The aim behind this performance will be a comparison between performing in a defined space in contrast to an undefined space within a public environment.

Through this performance, we will attempt to explore how a clearly space defines the context of a performance, and the effect it creates on an audience, and what constitutes a performance in a public realm.

The performance will be a more traditional scenario involving a man who discovers his girlfriend is cheating on him, on the same day he had planned to propose to her. Instead of fighting, the other man (who witnesses the feuding couple) sympathises with the boyfriend and the two decide to leave the woman. The performance will then be repeated but behind a set frame with seating provided for an audience.

The scene will be rehearsed in private, before being performed in a public space within Deakin University campus at Burwood.  Refinements to the scene will be made based on analysis of the performance at Deakin.

Video recording and written analysis will be a sufficient way to document both the actors and the audience within the space.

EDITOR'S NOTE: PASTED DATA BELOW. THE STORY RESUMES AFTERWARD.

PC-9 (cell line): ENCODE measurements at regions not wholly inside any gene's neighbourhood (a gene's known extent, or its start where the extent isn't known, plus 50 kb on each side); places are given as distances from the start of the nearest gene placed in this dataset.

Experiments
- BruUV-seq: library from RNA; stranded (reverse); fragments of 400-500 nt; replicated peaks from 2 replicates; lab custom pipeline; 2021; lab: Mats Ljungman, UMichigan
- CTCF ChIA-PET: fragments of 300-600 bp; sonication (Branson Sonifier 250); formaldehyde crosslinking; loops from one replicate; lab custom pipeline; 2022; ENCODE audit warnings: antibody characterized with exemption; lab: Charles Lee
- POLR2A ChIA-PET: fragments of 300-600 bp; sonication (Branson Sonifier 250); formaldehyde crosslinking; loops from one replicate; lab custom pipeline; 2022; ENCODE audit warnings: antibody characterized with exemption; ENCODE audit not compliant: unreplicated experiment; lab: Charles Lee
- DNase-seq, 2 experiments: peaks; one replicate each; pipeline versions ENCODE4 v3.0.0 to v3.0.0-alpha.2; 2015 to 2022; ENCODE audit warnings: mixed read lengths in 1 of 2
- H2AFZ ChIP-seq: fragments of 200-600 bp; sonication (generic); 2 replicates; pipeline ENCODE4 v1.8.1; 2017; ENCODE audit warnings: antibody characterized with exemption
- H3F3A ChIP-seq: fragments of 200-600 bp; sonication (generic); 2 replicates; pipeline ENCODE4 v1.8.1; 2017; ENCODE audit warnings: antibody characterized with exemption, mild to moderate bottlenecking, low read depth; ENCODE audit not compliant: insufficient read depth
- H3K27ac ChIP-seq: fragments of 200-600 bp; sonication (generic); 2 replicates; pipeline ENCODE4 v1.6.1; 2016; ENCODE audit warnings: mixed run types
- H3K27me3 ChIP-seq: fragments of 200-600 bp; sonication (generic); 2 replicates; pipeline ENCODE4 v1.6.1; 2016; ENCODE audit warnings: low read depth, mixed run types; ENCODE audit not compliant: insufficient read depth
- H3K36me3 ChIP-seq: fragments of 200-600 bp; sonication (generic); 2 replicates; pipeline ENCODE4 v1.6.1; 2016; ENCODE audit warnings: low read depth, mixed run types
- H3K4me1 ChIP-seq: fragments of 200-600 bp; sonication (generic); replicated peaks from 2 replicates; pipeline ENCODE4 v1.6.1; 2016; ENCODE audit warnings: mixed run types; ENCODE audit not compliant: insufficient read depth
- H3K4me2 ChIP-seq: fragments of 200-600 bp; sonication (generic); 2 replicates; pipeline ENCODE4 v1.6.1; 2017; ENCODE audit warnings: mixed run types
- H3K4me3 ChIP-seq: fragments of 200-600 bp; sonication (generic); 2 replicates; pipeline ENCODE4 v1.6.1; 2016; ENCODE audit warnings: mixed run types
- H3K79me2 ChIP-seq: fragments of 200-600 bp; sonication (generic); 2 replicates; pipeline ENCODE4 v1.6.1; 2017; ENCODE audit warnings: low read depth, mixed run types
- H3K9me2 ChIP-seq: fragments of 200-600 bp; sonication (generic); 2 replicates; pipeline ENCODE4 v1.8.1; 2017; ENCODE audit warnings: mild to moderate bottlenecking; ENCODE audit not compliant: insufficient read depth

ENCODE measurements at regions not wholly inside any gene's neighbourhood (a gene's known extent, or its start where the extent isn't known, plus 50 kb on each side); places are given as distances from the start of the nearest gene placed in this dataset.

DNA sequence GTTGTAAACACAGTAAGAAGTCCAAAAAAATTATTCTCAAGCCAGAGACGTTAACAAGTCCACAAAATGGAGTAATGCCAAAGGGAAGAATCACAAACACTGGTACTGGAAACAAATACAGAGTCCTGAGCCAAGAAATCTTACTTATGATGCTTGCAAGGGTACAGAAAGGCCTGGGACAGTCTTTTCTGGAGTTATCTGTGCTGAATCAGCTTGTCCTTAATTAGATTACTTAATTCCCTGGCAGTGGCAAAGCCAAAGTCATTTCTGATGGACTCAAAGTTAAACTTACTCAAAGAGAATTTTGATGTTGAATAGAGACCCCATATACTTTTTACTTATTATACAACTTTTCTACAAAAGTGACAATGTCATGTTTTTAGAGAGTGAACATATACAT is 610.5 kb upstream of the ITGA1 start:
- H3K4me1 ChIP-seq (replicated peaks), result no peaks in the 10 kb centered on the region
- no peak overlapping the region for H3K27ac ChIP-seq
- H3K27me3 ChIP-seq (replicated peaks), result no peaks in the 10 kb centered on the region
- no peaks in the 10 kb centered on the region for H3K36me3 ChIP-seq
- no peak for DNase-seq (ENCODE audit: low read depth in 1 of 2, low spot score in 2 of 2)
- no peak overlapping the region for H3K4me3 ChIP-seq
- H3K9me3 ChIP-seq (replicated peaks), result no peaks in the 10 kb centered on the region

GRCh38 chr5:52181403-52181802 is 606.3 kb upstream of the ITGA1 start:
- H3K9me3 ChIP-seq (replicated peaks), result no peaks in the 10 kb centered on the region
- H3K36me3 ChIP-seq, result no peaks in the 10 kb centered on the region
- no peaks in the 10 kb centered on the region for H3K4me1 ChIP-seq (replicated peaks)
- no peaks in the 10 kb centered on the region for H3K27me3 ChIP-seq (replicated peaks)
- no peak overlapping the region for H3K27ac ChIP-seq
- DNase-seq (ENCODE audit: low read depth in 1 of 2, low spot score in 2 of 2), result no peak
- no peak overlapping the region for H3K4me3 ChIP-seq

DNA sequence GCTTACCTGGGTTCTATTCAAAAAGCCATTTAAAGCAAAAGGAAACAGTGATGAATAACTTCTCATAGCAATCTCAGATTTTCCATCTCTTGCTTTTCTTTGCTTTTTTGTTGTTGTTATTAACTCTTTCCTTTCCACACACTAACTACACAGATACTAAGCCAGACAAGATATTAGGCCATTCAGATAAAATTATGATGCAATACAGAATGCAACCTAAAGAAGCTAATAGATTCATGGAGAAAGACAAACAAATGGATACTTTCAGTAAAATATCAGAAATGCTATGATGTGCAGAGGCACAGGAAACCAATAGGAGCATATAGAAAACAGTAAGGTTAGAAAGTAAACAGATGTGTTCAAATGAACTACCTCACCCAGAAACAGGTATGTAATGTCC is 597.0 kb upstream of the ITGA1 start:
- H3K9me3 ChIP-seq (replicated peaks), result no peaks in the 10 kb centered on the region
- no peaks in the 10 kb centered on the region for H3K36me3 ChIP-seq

Ultimately, we want to document how manipulating space can alter the audiences engagement with a performance, and to what extent the space needs to be defined in order to constitute a performance.

Assessment will be a comparative analysis that explores differences and similarities between the two performances.

The level of audience engagement will be a major point of focus, and factors such as clapping, eye contact, verbal communication will be documented as a point of reference.

Invisible Theatre hits Macdonalds

‘The White Ambassador’

Posted: July 23, 2012 in Uncategorized

From Gregory Sze

Image

First and foremost, the aim of my proposed performance project/event is to alter social expectations. Personally, I have always been interested in the notion of ‘shocking’ people out of their everyday routines. I find that breaking people out of their normal, preset routine sometimes helps them realize that the environment they live in is constantly changing. The general public should therefore learn to embrace theses changes and occasionally stop to take in their environment. I find this connection between an individual living in an urban environment and his/her bond to the environment important but is, unfortunately, overlooked most of the time. My aim is to therefore encourage the public to “snap out” of their default routines and learn to be dynamic in their everyday lives.